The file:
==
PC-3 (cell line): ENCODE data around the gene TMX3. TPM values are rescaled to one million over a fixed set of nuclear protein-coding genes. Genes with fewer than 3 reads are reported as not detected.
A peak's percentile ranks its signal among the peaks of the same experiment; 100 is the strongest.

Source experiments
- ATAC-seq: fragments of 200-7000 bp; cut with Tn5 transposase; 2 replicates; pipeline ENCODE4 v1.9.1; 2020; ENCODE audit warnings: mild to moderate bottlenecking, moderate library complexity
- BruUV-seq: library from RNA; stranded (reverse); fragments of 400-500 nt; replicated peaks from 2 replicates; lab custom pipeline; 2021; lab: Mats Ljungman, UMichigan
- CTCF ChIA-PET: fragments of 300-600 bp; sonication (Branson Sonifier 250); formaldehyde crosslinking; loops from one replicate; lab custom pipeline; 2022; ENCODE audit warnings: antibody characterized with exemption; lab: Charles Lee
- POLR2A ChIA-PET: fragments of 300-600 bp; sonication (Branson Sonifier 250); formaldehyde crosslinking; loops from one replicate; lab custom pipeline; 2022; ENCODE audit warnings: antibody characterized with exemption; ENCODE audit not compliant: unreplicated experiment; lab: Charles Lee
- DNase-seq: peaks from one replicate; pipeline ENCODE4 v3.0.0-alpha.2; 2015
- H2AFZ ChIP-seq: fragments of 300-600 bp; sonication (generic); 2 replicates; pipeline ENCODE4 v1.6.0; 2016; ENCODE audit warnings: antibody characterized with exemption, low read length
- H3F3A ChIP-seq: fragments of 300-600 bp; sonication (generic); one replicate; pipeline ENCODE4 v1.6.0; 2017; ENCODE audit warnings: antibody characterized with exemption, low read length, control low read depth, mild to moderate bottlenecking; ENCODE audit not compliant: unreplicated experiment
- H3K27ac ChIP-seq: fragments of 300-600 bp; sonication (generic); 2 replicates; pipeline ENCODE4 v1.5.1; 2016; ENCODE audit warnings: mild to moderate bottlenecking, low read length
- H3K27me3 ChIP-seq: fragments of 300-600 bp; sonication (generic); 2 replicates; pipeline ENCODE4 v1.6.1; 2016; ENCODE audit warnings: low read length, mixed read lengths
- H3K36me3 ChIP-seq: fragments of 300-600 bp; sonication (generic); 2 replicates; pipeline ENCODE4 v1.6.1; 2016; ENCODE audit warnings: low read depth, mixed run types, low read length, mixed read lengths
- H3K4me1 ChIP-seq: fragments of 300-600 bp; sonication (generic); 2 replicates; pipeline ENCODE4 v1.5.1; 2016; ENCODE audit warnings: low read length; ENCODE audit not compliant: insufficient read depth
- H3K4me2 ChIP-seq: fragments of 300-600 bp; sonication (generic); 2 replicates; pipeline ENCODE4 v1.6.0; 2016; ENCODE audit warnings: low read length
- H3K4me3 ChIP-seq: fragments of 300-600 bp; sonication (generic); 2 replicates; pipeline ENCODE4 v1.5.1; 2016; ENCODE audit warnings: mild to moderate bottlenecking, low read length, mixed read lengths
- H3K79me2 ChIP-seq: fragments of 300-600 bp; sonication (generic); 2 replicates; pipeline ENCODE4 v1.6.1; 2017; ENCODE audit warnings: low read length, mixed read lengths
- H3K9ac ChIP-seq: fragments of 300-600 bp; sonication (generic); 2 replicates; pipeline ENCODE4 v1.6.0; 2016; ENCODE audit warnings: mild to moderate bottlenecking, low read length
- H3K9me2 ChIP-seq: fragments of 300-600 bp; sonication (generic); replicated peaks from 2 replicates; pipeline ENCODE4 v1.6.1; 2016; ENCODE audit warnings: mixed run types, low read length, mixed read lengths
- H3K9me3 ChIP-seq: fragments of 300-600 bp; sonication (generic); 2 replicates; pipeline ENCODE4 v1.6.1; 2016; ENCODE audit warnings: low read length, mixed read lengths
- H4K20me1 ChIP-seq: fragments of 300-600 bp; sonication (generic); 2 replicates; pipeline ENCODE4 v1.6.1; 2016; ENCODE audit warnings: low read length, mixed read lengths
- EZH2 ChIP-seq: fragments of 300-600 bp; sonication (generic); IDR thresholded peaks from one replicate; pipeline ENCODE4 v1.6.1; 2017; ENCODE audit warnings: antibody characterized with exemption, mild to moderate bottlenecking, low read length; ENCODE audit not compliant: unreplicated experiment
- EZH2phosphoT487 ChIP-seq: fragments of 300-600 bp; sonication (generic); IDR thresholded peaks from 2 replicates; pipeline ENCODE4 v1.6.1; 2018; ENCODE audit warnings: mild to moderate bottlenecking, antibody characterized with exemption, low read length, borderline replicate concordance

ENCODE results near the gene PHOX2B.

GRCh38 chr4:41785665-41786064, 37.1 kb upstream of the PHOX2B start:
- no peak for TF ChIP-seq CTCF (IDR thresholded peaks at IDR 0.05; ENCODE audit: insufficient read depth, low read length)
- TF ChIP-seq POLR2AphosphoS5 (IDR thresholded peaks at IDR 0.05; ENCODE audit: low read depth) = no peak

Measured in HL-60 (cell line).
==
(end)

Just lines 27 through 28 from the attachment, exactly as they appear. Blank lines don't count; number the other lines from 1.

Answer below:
- TF ChIP-seq POLR2AphosphoS5 (IDR thresholded peaks at IDR 0.05; ENCODE audit: low read depth) = no peak

Measured in HL-60 (cell line).